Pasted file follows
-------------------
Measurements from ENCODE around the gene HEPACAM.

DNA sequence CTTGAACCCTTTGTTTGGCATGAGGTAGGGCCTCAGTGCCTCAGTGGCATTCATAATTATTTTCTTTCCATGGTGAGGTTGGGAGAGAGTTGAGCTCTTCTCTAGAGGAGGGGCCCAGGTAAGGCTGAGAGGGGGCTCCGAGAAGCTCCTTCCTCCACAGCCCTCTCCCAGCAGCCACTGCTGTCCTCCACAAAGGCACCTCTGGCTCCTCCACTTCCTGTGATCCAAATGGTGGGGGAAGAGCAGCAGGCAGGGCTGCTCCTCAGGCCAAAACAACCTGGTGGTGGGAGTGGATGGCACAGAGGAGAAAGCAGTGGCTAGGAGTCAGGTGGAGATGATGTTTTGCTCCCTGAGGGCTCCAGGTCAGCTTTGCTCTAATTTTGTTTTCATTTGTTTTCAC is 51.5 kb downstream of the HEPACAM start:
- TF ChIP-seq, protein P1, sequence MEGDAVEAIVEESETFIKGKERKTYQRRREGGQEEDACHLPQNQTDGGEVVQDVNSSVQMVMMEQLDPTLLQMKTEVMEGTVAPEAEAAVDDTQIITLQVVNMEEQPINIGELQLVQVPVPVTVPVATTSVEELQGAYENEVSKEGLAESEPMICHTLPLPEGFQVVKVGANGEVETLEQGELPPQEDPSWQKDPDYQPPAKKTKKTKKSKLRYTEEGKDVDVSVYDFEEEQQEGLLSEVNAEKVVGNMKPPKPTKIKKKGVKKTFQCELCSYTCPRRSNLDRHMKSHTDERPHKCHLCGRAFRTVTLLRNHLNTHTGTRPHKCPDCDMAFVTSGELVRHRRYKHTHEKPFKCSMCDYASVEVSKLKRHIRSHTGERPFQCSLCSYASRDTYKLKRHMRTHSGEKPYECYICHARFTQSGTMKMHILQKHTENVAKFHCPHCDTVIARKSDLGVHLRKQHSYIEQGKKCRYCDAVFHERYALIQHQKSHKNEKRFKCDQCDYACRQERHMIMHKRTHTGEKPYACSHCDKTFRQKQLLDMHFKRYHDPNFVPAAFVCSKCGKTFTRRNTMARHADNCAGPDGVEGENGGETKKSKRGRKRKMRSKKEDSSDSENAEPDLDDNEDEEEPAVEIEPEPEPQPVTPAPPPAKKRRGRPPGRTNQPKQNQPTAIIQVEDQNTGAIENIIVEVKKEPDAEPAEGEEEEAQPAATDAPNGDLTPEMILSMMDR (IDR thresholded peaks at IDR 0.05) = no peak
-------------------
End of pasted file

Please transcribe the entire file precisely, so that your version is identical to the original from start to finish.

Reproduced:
Measurements from ENCODE around the gene HEPACAM.

DNA sequence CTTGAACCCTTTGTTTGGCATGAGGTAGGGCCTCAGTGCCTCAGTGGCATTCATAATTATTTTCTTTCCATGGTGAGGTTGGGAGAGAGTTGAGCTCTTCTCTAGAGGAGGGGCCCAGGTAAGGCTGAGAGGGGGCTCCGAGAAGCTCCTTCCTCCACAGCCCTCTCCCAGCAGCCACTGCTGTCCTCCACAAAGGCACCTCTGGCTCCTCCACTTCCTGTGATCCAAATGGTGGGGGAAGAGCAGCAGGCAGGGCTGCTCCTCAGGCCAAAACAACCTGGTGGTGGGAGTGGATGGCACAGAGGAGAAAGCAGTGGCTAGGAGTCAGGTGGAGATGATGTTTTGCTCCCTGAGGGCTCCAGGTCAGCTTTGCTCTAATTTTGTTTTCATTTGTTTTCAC is 51.5 kb downstream of the HEPACAM start:
- TF ChIP-seq, protein P1, sequence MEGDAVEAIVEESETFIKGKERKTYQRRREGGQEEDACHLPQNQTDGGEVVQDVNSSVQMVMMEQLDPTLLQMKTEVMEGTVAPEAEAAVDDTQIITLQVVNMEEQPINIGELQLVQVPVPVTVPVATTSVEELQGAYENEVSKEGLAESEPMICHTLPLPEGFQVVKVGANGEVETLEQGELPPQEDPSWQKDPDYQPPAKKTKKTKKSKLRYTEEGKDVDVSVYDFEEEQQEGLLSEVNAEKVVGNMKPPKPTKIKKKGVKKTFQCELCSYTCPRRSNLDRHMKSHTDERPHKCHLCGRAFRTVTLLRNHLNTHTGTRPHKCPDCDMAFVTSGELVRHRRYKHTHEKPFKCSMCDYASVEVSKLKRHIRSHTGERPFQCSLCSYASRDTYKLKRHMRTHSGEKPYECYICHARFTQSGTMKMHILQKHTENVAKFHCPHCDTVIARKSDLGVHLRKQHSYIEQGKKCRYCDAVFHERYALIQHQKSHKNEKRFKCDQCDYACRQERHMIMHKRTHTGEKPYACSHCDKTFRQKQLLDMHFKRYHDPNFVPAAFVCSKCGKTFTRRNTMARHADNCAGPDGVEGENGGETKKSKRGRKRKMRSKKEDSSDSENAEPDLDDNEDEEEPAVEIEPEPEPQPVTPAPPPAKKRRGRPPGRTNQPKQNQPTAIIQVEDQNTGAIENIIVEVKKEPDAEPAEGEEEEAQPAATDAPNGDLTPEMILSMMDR (IDR thresholded peaks at IDR 0.05) = no peak